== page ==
Author Topic: Colorado's Supermax Prison  (Read 7951 times)

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Offline Sidoh

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Re: Colorado's Supermax Prison
« Reply #15 on: November 05, 2013, 01:46:38 PM »
It seems like you're assuming use will increase if drugs are legalized. I'm not so sure it's safe to take that for granted.

Offline while1

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Re: Colorado's Supermax Prison
« Reply #16 on: November 05, 2013, 11:33:25 PM »
There will be plenty of people like myself, who have never used illegal drugs, and probably wouldn't use them even if they're legalized.  Although, I can imagine that if marijuana becomes legalized nationally and becomes taxed and regulated like alcohol, it will just become just like alcohol in terms of use, and therefore would see an overall increase in use.
« Last Edit: November 05, 2013, 11:35:36 PM by while1 »
I tend to edit my topics and replies frequently.

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Offline nslay

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Re: Colorado's Supermax Prison
« Reply #17 on: November 05, 2013, 11:52:30 PM »
At the very least, use would likely remain the same as prior to legalization. However, with no barrier to use, it's hard to imagine that there wouldn't be even a slight increase in use.

I guess the real question is:
How many commit crimes under the influence versus simply being caught possessing drugs?

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Offline CrAz3D

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Re: Colorado's Supermax Prison
« Reply #18 on: December 03, 2013, 09:47:54 PM »
Drug cartel leaders - much like the booze running from organized crime during the 1920s - are a product of prohibition. Prohibition creates insane demand, and look where that's gotten us.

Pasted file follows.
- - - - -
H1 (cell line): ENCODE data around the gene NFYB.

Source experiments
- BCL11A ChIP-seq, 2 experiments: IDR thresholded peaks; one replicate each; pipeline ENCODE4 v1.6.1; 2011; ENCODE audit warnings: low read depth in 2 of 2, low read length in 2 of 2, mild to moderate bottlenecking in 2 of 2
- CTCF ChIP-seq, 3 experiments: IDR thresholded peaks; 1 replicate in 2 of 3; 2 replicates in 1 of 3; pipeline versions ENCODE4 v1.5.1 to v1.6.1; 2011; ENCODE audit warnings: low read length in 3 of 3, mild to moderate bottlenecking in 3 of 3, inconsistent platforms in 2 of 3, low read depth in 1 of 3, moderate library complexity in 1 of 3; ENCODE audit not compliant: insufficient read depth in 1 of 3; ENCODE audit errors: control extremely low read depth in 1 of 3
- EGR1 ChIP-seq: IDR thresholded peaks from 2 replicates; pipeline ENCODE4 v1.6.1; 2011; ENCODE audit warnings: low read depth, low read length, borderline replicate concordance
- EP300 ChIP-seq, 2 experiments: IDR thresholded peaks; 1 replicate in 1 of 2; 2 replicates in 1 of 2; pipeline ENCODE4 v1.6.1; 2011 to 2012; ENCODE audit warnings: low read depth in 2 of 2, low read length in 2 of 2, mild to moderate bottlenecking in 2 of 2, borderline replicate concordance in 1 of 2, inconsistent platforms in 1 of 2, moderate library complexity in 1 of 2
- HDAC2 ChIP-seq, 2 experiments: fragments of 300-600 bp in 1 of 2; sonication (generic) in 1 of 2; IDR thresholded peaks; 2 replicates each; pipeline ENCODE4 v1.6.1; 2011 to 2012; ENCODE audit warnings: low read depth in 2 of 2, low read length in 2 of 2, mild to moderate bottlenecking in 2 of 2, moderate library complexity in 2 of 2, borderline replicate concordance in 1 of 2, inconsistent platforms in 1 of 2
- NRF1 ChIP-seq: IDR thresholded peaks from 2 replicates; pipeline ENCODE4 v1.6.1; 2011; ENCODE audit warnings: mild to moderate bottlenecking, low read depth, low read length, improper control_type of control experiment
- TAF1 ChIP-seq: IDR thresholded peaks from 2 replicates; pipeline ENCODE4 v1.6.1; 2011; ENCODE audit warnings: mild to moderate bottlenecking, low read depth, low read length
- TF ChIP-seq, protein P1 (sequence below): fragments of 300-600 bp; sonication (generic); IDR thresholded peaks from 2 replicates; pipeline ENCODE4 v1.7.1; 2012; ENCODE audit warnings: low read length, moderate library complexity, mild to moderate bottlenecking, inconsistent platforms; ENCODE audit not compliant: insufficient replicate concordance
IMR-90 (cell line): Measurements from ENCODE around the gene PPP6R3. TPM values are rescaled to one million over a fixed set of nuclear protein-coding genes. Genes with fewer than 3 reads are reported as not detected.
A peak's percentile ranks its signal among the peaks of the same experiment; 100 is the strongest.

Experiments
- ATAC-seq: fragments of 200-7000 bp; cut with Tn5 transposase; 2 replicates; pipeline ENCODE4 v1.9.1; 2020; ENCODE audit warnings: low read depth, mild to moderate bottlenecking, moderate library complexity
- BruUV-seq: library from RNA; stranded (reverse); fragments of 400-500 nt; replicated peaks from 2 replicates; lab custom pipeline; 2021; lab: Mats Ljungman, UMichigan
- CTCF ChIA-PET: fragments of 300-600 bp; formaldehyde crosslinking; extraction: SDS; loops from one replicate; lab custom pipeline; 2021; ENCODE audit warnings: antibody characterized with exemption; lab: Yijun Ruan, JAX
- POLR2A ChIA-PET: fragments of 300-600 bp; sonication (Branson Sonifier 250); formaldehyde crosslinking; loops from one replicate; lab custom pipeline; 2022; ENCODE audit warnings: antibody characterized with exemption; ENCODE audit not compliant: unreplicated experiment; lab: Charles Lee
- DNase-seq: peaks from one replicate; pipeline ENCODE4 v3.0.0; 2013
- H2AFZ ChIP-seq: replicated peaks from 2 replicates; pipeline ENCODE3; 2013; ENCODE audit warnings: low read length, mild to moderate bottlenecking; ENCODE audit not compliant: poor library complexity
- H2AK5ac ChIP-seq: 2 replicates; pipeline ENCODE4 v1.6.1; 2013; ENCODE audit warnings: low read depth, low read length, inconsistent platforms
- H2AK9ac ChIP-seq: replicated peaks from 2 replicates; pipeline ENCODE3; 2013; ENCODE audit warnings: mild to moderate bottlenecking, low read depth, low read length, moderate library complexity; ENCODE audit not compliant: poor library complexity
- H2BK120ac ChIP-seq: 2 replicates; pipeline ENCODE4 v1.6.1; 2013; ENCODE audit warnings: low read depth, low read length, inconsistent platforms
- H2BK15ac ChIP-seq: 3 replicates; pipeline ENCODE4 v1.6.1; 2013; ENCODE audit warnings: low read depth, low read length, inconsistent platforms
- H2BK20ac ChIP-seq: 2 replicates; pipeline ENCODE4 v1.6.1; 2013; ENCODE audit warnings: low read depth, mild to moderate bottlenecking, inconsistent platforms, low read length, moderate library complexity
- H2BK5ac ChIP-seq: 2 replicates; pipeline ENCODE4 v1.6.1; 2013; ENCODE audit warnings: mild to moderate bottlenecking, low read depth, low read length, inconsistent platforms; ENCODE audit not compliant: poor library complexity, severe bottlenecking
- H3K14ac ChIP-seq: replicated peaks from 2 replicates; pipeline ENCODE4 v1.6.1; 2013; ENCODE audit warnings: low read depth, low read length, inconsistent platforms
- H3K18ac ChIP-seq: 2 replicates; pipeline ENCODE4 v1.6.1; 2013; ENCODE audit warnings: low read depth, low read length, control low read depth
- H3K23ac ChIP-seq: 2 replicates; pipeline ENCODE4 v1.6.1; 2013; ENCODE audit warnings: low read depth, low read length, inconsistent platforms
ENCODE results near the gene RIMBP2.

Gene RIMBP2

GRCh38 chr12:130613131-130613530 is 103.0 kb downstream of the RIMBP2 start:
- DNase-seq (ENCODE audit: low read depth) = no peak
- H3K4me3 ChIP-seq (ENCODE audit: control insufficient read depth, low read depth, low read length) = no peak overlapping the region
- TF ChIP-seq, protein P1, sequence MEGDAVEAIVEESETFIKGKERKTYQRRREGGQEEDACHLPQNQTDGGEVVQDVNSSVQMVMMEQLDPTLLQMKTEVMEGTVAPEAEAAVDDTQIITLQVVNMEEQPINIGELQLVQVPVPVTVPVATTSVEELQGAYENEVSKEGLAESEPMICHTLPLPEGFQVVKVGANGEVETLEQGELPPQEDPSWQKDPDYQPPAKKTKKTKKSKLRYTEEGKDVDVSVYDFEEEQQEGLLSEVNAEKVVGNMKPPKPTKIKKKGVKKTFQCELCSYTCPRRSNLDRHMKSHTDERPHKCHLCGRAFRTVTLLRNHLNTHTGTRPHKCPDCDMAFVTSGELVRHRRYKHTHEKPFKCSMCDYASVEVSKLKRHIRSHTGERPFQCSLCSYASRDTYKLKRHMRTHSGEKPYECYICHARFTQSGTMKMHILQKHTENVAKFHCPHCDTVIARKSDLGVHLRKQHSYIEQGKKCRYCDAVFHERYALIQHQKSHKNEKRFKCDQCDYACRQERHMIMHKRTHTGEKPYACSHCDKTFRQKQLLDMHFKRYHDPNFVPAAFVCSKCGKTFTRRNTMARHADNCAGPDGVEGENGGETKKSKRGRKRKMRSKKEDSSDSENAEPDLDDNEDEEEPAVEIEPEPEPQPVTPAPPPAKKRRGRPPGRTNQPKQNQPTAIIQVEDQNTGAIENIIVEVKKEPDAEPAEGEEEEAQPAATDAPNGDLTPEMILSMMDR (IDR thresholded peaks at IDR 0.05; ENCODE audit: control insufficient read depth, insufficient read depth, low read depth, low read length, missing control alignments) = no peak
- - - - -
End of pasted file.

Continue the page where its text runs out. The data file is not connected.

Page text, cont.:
As a first step, legalization and treatment instead of prohibition and punishment needs to be explored.

Agreed. And it works: http://www.forbes.com/sites/erikkain/2011/07/05/ten-years-after-decriminalization-drug-abuse-down-by-half-in-portugal/

Well, not legalization, but decriminalizaion. That's what we need to do.

There will be plenty of people like myself, who have never used illegal drugs, and probably wouldn't use them even if they're legalized.  Although, I can imagine that if marijuana becomes legalized nationally and becomes taxed and regulated like alcohol, it will just become just like alcohol in terms of use, and therefore would see an overall increase in use.

re weed, that isnt an inherently bad thing. also, this: http://www.cbsnews.com/news/teens-pot-easier-to-buy-than-beer/

Basically, it's easier for kids to get pot than it is to get booze.




back to the OP: is it death or solitary or drugs? those seems to be the three options (and, again, drugs are expensive).

those people obviously cant be allowed to interact with people freely, so we must restraint them in some way. what way is "humane" enough?
death costs more than anything else, even life terms

if you want to bring cost into it, then death is off the table for being too expensive, leaving solitary or drugs.  If standard psychological treatment doesn't work, seems logical to offer the choice of psychiatric treatments before locking them up.
death sentences are only more expensive because of the process to go from charged with a crime to dead bad guy. that can be fixed.